Mild inflation still leaves RBA with work to do
While today's consumer price index is a pleasant surprise on the downside, it is a mild one. Core inflation has been running low enough to allow the Reserve Bank to trim rates next month if it so wishes, but not so low as to push it in that direction.
Six months on, the inflationary sky still hasn't fallen under the weight of the carbon tax and is not likely to. Household electricity and gas are up a very fat 17.7 and 17.3 per cent over the year to December, but that cost jump seems to have been contained. The breakdown of the CPI components actually shows a fractional drop in electricity and gas prices in the December quarter after their big surge in the September period.
The main movements in the December 2012 quarter CPI are more or less – and mainly less – what they were in the December 2011 period. Surprise, surprise – domestic holiday accommodation and airfares rise in peak holiday season, but they're 1.3 per cent lower than they were a year ago.
Cost of living
Goaded by politicians and tabloid media, the man and woman in the street nonetheless will believe they are suffering under severe cost of living increases that the Australian Bureau of Statistics somehow misses. It remains human nature to be mindful of the pain of those sharply higher utility prices and rent, but to totally forget that food and clothing have been practically flat for a couple of years while incomes have risen.
The numbers show why Gerry Harvey feels so much pain – the prices of the audio, visual and computer group were down 14.2 per cent over the last year, which means that, at the same profit margin, he would have to sell 16 per cent more stuff to maintain the same bottom line, never mind the extra logistics and labour costs involved in bigger volumes.
But the breakdown also shows why inflation isn't dead as an issue for the RBA, why it can't afford to wildly slash interest rates as the usual suspects keep suggesting.
Over the quarter and the year, the price of tradeable goods – those whose prices are mainly set by the international markets – fell by 0.4 per cent. Non-tradeable goods prices rose by 0.7 per cent last quarter and by 3.9 per cent over the year. Tradeable goods make up about 40 per cent of the CPI while the non-tradeables, those whose prices are set by the domestic market, make up the rest.
Thus our inflation rate has been kept down by the impact of a strong currency and a global economy with excess capacity that results in plenty of discounting during a period of weakness. The currency impact only lasts while the Aussie is rising firming – a period of stability removes the advantage and a fall reverses it.
The outlook for the old rich world remains soft, thus helping maintain the excess capacity, and the escalation of the currency wars by Japan should keep our dollar strong, for better and for worse, but left to our own domestic devices, inflation has not been tamed.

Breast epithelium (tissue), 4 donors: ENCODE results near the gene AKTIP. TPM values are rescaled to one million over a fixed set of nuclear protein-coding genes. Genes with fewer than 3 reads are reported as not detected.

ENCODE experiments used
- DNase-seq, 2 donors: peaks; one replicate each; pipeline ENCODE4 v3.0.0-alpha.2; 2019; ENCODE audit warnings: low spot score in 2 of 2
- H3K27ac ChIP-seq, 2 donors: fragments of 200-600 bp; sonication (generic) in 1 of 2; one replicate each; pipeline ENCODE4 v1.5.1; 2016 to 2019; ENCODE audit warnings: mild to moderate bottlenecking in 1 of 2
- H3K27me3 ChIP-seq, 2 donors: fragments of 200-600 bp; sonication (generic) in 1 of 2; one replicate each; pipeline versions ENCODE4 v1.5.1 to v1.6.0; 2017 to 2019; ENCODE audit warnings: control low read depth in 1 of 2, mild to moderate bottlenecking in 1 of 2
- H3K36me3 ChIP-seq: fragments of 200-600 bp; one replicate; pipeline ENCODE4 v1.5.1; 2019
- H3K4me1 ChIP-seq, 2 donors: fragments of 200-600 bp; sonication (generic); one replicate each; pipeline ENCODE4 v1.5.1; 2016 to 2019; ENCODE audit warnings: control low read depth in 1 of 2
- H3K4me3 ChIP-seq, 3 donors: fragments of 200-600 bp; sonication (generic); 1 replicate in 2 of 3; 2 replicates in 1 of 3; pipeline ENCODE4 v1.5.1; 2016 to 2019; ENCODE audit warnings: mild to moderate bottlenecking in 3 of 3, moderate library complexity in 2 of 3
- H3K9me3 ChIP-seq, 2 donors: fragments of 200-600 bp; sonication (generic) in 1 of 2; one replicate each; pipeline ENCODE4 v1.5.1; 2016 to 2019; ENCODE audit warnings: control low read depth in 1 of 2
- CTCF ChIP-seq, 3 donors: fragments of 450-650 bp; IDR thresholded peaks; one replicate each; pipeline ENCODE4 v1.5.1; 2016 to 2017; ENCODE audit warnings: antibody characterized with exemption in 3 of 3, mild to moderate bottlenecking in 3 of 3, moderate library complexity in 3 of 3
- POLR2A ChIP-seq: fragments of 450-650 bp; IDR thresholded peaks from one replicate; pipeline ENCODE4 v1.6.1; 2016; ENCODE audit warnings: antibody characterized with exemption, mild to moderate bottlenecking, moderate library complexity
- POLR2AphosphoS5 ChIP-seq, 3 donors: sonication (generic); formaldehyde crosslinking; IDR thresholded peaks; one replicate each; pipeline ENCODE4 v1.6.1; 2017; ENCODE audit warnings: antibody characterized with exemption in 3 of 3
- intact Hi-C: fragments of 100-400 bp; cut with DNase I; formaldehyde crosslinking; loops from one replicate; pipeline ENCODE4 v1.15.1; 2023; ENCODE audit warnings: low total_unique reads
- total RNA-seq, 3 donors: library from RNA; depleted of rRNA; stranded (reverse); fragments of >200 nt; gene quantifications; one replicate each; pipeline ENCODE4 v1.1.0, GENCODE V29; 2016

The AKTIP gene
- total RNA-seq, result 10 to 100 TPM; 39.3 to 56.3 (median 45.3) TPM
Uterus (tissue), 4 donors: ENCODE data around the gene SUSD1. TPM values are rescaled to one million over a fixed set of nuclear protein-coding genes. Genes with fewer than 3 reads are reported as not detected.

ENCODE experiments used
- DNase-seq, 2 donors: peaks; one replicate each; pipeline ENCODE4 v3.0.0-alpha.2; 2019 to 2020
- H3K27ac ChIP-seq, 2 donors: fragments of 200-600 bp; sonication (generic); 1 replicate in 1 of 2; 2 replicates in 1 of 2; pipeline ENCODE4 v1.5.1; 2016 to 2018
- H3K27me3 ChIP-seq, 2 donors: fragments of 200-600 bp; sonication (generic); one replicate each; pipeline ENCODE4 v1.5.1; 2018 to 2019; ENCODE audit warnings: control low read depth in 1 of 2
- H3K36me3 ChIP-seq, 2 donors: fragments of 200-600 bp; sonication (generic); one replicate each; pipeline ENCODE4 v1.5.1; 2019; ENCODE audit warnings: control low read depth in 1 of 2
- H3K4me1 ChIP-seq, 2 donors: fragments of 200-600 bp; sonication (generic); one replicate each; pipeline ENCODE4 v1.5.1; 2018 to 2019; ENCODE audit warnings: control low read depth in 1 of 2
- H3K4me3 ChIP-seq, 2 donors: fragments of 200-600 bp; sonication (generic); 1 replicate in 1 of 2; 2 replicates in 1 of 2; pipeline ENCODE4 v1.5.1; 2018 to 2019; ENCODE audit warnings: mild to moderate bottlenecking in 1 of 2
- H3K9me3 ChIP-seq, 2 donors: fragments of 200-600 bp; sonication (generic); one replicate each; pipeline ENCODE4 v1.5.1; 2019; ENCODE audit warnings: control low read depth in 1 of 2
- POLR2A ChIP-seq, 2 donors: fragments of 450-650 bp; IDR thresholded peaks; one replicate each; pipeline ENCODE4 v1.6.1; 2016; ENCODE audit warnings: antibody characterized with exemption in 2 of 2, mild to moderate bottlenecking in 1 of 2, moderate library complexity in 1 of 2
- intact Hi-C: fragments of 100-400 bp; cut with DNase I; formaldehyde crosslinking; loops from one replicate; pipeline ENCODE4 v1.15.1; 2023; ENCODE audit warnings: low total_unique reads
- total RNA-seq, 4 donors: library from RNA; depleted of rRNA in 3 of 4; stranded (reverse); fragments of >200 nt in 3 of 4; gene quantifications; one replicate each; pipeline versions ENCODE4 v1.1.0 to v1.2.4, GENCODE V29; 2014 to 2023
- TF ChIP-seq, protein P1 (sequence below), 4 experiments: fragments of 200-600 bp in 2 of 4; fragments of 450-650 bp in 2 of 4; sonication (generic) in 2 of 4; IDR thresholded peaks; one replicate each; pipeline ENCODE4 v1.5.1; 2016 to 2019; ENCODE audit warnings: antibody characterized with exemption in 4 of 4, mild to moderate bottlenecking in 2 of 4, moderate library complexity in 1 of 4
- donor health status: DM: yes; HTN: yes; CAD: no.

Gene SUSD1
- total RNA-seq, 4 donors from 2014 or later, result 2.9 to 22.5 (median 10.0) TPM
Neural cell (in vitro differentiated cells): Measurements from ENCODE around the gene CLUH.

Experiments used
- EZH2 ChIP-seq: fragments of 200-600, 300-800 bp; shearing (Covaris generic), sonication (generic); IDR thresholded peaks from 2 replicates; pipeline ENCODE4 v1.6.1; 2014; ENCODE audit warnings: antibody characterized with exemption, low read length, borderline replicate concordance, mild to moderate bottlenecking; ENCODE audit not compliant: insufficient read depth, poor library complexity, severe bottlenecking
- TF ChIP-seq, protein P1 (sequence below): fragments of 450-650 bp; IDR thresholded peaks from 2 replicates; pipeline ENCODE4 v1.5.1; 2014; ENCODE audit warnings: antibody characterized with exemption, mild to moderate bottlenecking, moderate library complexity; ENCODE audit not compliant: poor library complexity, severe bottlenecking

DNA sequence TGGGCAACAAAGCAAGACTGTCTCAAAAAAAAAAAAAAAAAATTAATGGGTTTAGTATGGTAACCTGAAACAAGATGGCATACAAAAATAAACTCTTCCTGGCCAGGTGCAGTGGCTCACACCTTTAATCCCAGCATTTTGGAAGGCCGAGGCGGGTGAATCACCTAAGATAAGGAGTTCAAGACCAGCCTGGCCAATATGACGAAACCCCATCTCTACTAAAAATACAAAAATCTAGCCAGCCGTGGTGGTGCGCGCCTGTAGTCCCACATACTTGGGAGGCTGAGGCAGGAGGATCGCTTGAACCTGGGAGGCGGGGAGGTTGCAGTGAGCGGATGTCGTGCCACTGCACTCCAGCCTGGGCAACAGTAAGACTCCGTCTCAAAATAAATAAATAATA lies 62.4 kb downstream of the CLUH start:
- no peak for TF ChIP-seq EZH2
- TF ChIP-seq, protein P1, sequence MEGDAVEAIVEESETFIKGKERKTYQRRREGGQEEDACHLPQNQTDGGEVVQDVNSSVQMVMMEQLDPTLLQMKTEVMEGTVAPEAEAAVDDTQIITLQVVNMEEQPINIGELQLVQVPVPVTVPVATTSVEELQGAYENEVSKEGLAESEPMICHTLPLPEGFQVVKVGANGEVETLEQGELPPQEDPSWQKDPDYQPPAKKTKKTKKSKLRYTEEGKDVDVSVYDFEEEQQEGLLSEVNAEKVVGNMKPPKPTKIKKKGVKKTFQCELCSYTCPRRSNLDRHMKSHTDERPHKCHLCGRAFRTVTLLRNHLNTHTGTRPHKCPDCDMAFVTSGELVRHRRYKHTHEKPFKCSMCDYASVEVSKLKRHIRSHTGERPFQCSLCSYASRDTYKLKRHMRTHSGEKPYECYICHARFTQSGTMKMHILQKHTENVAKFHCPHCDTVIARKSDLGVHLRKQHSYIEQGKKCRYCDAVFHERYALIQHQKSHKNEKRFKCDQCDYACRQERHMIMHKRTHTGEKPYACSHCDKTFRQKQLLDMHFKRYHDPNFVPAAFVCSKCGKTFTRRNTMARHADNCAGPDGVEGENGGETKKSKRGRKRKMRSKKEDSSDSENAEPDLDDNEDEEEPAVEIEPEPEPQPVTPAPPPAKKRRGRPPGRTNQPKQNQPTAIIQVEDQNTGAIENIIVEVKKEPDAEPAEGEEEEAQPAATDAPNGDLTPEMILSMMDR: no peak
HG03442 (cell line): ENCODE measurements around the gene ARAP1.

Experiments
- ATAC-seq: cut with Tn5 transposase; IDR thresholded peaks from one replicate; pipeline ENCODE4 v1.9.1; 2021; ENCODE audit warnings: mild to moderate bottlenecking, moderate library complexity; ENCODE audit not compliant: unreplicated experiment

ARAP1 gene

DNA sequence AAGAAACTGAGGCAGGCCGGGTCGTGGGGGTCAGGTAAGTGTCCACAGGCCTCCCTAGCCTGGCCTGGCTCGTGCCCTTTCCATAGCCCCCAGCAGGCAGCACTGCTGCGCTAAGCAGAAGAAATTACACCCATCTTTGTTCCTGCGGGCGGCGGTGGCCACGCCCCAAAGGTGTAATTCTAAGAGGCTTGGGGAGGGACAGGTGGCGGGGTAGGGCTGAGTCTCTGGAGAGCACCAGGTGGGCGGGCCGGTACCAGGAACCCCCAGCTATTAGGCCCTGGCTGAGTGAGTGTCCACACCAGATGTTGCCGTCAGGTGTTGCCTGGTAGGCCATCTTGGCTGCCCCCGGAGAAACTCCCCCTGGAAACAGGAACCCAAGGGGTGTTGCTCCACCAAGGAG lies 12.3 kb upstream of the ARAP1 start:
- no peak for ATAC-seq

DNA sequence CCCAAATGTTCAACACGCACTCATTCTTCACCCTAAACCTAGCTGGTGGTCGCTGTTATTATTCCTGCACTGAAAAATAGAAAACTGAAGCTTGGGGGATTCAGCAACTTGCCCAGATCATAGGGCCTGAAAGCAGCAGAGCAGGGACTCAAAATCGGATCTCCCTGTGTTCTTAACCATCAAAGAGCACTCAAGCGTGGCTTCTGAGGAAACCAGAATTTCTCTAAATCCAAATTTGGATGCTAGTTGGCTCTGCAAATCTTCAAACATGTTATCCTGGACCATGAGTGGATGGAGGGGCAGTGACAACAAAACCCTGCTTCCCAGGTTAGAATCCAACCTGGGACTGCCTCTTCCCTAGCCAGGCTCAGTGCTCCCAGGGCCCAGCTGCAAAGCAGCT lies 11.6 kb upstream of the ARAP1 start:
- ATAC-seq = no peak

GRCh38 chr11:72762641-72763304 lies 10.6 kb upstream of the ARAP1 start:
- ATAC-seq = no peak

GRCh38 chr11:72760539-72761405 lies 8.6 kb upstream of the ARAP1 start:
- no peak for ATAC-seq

The RBA board minutes have tended to include a phrase or two to remind us of that. Yes, the bank's core measures of the trimmed mean and weighted mean both printed at 2.3 per cent for the year and 0.6 and 0.5 per cent respectively for the quarter. But that underlying split between tradeable and non-tradeables indicates the mandarins can only be confident about inflation staying within the target zone for a year or two.
In an interview with the Australian Financial Review that was largely missed just before Christmas, governor Glenn Stevens spelt out the difference between the Australian and Swiss situations when it comes to trying to constrain a rampant currency. Before getting carried away with the idea of today's pleasant-but-mild surprise driving our rates much lower, it's worth understanding how our underlying inflation limits our options:
AFR: What would you say to manufacturers who are obviously doing it tough? And why can't you just do what the central bank of Switzerland has just done – put a cap on the dollar at what you regard as the right rate?
Stevens: Well let's talk about what the Swiss did. Firstly, they had a very high exchange rate by historical circumstances. Under pronounced upper pressure they did quite a lot of intervention of the conventional kind and they weren't able to hold it.
The macroeconomic backdrop that they had was price deflation, which we don't have, and then it shot up from there and it's reached an exceptionally high level, and that's the level where they've said 'we're now going to cap it', and that seems to be working for them.
There's been a very large build-up of foreign currency reserves – you know 70 per cent of Switzerland's annual GDP worth – if we had to do that, that is a lot of money. In our case we would be taking a negative carry on that position, because we would essentially be selling the foreigners assets earning 3 per cent, and holding their assets earning nothing.
The Swiss aren't in that position because their rates, their interest rates are zero. This is the other thing – they have no other device left for easing policy in an environment of price deflation, well we're not in that environment at all.
So I think there are a number of differences between the Swiss situation and ours that are quite fundamental to why we're not at this point doing what they're doing, and I'd very much hope we don't get to that point.
Michael Pascoe is a BusinessDay contributing editor.